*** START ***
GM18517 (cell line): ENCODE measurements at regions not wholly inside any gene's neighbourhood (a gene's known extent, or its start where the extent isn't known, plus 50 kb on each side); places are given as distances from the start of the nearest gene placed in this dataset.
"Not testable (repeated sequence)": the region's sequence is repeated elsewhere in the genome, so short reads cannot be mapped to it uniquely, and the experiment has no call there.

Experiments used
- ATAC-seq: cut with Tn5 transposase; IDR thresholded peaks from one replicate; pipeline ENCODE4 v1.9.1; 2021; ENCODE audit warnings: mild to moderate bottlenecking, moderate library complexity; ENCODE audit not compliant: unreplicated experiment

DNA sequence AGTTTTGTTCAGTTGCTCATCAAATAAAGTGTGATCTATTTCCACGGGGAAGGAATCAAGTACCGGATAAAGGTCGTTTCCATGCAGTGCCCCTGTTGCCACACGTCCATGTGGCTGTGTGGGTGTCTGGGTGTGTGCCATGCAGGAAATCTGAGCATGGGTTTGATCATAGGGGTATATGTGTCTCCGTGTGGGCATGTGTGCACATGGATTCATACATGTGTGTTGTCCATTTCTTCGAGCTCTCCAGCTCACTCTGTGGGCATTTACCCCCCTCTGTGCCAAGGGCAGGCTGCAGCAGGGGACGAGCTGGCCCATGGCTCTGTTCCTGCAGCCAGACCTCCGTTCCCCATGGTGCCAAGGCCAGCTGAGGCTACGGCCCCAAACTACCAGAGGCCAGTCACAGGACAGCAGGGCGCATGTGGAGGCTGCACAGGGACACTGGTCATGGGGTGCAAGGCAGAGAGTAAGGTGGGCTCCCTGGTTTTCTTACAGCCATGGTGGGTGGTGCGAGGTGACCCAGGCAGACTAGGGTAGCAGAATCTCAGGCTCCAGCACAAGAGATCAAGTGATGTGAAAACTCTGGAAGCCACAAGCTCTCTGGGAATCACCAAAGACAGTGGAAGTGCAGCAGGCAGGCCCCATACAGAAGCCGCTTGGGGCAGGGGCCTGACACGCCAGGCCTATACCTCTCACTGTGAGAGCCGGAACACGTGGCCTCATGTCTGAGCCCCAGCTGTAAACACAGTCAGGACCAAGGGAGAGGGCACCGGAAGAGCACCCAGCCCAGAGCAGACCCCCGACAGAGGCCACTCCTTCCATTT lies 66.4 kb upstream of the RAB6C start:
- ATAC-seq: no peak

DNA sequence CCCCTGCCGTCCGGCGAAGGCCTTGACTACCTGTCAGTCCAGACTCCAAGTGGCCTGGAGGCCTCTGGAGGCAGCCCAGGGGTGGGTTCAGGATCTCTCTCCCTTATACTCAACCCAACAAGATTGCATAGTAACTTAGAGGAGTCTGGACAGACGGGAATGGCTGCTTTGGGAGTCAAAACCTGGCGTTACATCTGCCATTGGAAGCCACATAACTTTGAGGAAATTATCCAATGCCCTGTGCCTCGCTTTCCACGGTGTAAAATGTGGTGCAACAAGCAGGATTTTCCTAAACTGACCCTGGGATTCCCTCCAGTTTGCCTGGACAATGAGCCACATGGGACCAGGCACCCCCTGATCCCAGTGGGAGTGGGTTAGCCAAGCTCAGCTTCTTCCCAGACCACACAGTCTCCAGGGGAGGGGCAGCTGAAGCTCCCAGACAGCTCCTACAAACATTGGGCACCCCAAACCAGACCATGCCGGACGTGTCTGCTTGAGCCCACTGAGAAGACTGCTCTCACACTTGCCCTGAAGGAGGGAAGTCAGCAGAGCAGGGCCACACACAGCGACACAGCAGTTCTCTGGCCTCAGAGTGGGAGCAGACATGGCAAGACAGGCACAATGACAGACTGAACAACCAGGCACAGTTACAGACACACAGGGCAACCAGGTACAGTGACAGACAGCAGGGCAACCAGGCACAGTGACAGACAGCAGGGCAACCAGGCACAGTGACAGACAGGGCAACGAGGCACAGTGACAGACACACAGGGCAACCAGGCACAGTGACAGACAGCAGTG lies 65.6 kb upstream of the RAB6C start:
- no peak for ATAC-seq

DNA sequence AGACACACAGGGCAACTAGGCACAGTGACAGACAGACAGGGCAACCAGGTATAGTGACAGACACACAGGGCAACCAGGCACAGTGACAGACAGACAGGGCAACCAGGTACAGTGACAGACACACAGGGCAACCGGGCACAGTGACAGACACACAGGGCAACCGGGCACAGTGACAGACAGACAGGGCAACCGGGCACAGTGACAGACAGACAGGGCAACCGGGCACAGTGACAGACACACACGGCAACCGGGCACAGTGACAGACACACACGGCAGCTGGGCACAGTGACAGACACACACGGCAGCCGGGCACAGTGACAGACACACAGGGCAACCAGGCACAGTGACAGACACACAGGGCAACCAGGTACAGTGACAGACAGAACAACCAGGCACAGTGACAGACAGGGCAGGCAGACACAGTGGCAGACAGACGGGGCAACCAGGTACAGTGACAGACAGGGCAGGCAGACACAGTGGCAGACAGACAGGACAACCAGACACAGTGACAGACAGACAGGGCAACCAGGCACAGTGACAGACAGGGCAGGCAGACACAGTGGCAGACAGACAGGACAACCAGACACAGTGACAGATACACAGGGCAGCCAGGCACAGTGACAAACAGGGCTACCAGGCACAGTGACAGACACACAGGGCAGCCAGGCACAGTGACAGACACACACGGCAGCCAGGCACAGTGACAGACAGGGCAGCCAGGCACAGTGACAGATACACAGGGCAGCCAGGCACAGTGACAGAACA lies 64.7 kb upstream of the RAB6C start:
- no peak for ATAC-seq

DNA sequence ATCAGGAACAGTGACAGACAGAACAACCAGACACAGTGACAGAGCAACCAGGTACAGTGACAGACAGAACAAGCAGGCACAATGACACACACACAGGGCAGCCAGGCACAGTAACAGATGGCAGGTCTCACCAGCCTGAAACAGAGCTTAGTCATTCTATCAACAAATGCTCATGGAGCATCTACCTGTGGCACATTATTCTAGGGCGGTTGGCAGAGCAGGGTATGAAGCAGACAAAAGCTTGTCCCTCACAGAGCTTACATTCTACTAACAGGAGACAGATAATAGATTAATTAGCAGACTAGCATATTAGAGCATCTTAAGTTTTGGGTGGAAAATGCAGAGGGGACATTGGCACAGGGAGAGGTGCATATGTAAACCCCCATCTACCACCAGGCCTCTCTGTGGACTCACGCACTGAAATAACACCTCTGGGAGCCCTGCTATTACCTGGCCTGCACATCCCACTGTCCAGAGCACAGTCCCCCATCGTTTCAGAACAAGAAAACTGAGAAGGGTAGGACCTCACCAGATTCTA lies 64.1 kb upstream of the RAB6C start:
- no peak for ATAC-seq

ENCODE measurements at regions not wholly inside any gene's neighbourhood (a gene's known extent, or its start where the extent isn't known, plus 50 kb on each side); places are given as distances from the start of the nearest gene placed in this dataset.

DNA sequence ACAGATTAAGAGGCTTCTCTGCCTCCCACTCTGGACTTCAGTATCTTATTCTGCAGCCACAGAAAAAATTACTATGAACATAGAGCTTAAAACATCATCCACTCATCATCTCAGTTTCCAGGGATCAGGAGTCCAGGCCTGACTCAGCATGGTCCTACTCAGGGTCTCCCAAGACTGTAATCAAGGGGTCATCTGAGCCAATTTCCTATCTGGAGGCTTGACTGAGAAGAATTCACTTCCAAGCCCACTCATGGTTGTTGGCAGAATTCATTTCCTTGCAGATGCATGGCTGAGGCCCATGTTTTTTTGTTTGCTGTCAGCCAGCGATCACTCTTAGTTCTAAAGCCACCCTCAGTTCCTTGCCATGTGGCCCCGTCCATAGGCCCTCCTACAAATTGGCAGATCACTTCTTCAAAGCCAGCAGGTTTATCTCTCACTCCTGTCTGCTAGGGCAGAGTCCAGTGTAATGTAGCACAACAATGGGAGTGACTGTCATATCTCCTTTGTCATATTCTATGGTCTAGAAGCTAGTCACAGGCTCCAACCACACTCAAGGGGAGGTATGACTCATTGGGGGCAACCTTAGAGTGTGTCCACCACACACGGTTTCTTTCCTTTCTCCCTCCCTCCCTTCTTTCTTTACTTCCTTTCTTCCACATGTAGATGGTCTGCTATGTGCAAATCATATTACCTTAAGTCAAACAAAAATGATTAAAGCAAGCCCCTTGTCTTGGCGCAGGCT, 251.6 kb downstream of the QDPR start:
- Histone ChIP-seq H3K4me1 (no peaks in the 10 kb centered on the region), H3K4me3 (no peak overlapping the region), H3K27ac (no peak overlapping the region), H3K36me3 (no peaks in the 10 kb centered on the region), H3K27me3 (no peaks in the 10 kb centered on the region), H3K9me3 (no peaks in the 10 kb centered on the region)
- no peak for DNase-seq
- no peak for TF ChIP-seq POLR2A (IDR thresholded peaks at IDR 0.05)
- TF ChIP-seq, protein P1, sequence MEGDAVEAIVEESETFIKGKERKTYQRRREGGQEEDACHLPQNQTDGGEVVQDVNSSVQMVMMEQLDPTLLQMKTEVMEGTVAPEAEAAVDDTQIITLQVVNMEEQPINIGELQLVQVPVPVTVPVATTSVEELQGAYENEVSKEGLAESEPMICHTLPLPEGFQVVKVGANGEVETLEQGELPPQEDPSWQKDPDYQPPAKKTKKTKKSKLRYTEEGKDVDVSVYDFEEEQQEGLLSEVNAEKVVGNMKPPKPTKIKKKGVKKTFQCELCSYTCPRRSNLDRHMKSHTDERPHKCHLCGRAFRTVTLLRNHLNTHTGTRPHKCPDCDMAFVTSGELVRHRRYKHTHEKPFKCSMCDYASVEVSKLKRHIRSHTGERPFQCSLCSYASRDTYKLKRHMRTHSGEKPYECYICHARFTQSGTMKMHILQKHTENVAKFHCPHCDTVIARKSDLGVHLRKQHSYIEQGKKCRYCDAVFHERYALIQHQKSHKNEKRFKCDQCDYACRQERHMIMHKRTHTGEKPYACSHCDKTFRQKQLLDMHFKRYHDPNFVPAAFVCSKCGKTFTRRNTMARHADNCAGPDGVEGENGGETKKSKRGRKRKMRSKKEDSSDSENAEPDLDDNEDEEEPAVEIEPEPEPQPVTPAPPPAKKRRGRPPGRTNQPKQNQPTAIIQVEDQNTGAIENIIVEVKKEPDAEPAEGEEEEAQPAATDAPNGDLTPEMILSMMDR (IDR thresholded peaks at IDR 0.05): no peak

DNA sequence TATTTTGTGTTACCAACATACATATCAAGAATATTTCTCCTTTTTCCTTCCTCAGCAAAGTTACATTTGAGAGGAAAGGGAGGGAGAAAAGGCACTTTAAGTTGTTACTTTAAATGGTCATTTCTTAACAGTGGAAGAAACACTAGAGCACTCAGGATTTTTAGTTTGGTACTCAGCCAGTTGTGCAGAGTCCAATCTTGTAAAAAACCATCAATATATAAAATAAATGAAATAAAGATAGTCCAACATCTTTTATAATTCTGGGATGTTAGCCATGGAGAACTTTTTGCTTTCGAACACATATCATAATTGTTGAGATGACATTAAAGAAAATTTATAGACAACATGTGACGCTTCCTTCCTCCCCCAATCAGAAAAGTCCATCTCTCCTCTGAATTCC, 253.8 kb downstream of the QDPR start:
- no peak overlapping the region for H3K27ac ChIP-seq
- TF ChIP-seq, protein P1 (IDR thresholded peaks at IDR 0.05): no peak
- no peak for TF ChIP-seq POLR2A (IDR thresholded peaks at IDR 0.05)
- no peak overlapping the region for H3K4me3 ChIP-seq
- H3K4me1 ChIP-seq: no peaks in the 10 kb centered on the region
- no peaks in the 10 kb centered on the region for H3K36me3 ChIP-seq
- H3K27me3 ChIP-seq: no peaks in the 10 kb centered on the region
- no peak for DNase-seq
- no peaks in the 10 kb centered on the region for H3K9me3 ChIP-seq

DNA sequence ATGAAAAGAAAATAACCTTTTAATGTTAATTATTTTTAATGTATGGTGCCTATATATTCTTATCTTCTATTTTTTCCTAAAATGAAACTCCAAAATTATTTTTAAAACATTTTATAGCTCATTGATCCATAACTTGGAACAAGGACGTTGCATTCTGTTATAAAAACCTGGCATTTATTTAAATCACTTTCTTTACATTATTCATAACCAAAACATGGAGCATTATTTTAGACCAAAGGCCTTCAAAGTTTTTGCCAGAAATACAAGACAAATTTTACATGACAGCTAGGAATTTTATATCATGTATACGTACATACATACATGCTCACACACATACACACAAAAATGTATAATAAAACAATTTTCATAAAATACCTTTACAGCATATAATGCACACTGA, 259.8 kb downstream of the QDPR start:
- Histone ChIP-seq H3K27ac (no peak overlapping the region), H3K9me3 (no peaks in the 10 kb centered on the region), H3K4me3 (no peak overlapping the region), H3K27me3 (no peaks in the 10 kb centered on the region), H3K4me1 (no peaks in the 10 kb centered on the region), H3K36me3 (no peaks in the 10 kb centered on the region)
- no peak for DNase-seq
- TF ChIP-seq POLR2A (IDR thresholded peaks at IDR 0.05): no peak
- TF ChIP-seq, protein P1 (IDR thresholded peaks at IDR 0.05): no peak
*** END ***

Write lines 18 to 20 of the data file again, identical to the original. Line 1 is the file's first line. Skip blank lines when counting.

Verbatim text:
- TF ChIP-seq, protein P1, sequence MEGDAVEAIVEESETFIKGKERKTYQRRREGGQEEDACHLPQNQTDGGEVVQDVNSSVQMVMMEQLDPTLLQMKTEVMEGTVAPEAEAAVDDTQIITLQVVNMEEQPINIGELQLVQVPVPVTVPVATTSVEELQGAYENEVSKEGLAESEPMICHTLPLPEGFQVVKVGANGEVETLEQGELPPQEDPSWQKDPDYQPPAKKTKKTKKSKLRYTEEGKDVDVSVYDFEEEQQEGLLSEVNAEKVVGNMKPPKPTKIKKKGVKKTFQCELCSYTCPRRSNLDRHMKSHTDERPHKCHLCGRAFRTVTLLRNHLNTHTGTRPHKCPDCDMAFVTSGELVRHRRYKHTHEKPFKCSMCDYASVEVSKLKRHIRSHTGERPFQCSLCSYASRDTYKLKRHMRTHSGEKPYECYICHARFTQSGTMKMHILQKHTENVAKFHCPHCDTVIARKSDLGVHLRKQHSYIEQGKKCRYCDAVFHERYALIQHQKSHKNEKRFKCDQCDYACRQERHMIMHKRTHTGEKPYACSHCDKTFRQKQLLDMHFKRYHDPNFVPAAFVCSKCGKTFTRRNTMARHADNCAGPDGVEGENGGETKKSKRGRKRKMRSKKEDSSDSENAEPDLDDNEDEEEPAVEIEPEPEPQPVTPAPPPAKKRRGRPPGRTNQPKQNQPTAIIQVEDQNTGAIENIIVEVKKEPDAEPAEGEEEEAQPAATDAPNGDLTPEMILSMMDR (IDR thresholded peaks at IDR 0.05): no peak

DNA sequence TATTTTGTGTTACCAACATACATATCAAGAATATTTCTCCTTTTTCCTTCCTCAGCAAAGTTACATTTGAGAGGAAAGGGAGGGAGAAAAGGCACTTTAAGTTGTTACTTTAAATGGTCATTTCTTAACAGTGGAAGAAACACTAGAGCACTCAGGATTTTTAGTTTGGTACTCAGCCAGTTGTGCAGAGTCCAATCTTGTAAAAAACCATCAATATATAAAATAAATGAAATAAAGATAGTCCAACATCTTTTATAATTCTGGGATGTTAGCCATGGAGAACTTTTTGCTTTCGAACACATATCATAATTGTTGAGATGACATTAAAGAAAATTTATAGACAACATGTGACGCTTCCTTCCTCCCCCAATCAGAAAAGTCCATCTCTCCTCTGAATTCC, 253.8 kb downstream of the QDPR start:
- no peak overlapping the region for H3K27ac ChIP-seq